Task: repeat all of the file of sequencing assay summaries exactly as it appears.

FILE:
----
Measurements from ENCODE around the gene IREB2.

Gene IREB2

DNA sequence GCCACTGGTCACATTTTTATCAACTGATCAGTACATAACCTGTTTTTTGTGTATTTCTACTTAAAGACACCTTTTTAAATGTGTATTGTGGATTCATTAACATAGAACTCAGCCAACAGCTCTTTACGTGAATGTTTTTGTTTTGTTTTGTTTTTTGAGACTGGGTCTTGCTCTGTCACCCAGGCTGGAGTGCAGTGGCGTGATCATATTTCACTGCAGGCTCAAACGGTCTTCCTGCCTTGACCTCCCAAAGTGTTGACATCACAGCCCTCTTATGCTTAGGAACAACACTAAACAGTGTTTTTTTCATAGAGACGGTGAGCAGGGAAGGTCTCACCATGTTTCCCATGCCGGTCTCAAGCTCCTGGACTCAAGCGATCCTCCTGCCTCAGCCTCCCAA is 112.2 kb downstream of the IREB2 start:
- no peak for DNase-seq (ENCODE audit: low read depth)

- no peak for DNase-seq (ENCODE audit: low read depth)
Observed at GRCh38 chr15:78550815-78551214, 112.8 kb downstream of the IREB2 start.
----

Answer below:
Measurements from ENCODE around the gene IREB2.

Gene IREB2

DNA sequence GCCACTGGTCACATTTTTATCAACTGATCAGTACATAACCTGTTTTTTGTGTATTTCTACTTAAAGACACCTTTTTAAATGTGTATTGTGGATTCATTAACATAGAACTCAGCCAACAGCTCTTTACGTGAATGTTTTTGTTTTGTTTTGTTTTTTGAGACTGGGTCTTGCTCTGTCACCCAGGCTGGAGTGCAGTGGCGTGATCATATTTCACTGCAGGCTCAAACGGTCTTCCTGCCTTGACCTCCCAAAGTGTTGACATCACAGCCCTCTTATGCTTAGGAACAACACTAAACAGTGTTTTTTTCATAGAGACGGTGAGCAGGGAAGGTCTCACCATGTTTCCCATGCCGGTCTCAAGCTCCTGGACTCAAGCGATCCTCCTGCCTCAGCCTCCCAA is 112.2 kb downstream of the IREB2 start:
- no peak for DNase-seq (ENCODE audit: low read depth)

- no peak for DNase-seq (ENCODE audit: low read depth)
Observed at GRCh38 chr15:78550815-78551214, 112.8 kb downstream of the IREB2 start.